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I have been trying to understand the meaning of the expression "regular neighborhood" in the context described below, but I'm stuck:

We have a collection of curves $c_i$ for $i=1,2,..,n$ embedded in the orientable genus-$g$ surface with 2 boundary components $S_{g,2}$ satisfying:

  1. $c_i$ intersects $c_{i+1}$ transversely in a single point, and the algebraic intersection $c_i\cap c_{i+1}$ is $+1$
  2. $c_i\cap c_j$ is empty for $|i-j|>1$
  3. the homology classes of the $c_i$ are linearly-independent.

The claim is then made that the regular neighborhood has genus $\frac{n−1}{2}$, and two boundary components if $n$ is odd, and it has genus $\frac{n}{2}$ and one boundary component if $n$ is even.

Context: This concerns a paper where it is shown that the Torelli group for $S_{g,2}$ is finitely-generated by "bounding pairs," meaning Dehn twists in opposite directions about the bounding curves.

My understanding of regular neighborhoods is limited. I have had trouble finding a precise definition for them. There is one for simplicial complexes, and I have also seen, I think, descriptions of regular neighborhoods which see to come down to being tubular neighborhoods. However, neither of these seems to apply. The algebraic intersection has to see with a choice of orientation for the (tangent spaces at intersection points of the) $c_i$'s , so I do not see how this would help.

I think the author (D.Johnson) is choosing the $c_i$′s in a way that consecutive ones are "perpendicular", so that planes containing them would be perpendicular. I think also the $c_j$′s are supposed to be some variant of a symplectic basis (definition is being a basis $\{x_i,y_i\}$ for $H_1(S_{g,2})$ so that $x_i$ intersects $y_j$ exactly once when $i=j$, and the $x_i$ do not intersect the $y_j$ otherwise).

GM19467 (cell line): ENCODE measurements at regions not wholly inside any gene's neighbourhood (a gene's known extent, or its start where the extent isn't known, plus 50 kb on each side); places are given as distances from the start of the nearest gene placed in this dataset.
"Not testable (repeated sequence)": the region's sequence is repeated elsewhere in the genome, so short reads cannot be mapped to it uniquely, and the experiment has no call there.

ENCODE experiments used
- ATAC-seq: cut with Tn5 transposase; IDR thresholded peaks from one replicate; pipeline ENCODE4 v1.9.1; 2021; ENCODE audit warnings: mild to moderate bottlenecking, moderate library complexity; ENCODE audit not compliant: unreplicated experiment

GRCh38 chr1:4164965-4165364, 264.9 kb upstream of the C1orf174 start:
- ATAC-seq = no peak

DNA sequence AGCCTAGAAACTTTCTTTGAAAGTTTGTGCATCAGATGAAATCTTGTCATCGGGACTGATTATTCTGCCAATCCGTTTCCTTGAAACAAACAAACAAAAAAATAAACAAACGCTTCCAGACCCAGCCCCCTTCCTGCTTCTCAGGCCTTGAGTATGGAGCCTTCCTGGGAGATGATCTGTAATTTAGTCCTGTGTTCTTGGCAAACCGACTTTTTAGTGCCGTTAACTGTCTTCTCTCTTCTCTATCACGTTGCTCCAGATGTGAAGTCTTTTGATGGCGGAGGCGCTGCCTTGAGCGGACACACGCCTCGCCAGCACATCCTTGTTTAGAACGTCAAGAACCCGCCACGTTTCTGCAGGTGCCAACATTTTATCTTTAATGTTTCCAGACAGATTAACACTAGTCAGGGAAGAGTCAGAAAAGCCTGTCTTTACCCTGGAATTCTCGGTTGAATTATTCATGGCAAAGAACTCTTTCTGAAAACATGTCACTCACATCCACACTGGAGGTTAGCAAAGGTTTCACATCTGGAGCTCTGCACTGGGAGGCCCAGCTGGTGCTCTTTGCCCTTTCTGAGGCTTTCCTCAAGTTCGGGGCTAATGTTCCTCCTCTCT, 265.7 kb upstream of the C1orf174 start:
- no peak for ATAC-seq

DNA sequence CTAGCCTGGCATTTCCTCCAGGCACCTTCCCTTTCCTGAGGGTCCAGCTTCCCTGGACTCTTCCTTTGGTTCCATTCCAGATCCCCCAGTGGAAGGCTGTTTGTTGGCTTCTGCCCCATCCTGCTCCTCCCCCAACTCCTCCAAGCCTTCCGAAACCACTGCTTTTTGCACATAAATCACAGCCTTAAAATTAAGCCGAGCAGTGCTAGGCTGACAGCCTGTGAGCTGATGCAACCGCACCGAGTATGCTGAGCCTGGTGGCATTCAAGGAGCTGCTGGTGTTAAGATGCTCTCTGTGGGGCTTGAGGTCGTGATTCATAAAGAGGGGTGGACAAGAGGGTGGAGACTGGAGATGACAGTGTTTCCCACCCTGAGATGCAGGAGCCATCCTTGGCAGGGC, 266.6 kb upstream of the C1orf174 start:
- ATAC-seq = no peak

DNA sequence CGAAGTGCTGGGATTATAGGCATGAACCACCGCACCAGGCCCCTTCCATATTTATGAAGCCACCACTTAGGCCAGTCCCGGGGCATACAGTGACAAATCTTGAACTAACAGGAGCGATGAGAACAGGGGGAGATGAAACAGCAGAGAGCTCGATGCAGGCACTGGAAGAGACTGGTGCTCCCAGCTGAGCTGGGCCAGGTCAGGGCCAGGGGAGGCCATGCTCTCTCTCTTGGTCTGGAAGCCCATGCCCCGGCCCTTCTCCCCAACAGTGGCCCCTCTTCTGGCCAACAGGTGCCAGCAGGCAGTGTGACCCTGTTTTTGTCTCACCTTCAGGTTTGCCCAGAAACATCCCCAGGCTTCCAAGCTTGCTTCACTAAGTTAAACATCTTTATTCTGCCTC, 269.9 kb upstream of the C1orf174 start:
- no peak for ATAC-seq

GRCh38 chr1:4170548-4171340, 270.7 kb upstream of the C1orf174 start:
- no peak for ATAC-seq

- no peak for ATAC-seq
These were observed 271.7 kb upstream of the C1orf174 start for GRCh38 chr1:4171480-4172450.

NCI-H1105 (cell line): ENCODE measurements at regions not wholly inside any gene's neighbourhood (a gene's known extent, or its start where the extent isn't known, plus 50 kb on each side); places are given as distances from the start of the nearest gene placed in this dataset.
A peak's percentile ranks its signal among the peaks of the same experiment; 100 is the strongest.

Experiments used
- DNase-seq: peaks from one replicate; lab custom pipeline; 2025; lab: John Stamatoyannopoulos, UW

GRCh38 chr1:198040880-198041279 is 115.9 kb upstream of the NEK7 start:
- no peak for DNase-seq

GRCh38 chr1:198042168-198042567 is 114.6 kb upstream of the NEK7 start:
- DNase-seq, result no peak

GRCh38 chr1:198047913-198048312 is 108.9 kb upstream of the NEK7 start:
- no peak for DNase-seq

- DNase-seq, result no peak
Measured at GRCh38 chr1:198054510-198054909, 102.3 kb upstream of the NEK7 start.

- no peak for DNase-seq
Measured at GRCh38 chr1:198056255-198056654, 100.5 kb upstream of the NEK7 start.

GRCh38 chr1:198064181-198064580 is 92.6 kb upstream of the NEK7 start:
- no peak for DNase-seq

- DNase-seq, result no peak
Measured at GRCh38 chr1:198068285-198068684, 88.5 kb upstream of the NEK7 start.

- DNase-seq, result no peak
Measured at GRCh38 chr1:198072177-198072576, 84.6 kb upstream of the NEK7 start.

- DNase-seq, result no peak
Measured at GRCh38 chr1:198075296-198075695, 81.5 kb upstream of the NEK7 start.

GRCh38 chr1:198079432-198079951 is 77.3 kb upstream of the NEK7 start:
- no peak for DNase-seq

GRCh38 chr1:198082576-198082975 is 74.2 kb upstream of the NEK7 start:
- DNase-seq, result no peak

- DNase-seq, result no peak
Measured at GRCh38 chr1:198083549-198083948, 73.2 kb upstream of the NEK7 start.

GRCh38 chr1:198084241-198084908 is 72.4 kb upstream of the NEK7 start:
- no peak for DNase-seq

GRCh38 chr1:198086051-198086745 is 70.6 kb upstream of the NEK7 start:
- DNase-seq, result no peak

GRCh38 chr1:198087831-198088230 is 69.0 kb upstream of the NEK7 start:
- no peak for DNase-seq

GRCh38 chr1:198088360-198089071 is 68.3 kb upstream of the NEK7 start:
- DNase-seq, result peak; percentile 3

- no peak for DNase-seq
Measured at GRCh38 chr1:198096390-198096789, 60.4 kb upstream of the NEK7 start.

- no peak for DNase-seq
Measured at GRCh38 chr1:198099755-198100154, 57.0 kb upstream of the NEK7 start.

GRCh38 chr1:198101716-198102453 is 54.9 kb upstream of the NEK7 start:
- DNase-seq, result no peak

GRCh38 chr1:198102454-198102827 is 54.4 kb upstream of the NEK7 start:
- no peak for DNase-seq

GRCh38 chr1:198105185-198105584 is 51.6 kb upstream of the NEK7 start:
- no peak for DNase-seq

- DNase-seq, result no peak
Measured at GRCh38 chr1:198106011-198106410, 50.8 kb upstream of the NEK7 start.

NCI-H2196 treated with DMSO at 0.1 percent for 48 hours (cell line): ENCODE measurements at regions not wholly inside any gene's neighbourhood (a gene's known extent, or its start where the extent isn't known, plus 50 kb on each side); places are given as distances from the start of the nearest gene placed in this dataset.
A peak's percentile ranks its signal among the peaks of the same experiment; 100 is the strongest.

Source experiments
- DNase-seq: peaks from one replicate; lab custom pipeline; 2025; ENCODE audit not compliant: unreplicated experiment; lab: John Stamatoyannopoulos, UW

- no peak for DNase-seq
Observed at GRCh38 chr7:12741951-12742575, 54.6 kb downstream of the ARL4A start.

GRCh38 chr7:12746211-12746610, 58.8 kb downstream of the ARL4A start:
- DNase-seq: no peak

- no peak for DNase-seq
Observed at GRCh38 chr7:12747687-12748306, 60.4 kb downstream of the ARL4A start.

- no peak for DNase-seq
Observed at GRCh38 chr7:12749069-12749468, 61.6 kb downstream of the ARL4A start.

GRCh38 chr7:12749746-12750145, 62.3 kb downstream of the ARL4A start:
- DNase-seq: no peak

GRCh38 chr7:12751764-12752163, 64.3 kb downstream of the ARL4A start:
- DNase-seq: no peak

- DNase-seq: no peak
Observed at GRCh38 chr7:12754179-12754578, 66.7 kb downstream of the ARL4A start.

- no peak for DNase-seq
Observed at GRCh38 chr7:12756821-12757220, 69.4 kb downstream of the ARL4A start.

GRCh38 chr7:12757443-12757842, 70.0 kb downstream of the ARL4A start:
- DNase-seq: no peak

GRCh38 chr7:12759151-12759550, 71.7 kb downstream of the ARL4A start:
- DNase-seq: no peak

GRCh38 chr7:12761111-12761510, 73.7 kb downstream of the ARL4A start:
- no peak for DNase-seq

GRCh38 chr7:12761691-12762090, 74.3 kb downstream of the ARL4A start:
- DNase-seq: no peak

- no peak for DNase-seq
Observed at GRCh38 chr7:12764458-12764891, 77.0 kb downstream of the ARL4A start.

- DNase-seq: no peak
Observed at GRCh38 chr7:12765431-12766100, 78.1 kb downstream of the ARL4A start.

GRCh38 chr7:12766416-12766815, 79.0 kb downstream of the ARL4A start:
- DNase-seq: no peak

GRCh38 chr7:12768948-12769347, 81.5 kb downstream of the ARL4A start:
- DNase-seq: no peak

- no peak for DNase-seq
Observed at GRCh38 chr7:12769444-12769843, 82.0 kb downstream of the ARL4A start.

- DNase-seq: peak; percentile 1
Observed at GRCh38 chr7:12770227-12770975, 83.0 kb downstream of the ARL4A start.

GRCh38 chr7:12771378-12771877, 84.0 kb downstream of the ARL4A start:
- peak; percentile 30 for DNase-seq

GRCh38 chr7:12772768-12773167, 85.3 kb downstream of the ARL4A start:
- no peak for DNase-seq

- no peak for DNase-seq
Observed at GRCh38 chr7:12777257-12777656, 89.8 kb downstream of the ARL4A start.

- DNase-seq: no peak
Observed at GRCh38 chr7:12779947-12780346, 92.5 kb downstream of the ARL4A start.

Edit: I hope this is not against MO protocol, but I thought I may tie-in another question: what is the spine of a surface? I think this is a generalization of the simplicial skeleton, but it would be nice to have something more precise.

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I would interpret that as the union of regular neighbourhoods of the single curves: basically a union of bands $S^1\times (-1,1)$, one for each $c_i$, such that the intersection of any two is either empty or a square (i.e. the product of an interval in $S^1$ with $(-1,1)$, with the identification reversing the two factors). The genus count works well in this case. – Marco Golla Jul 14 '11 at 23:22
I'm voting to close as this is a duplicate of your question on math.stackexchange. See:… – Ryan Budney Jul 15 '11 at 2:28

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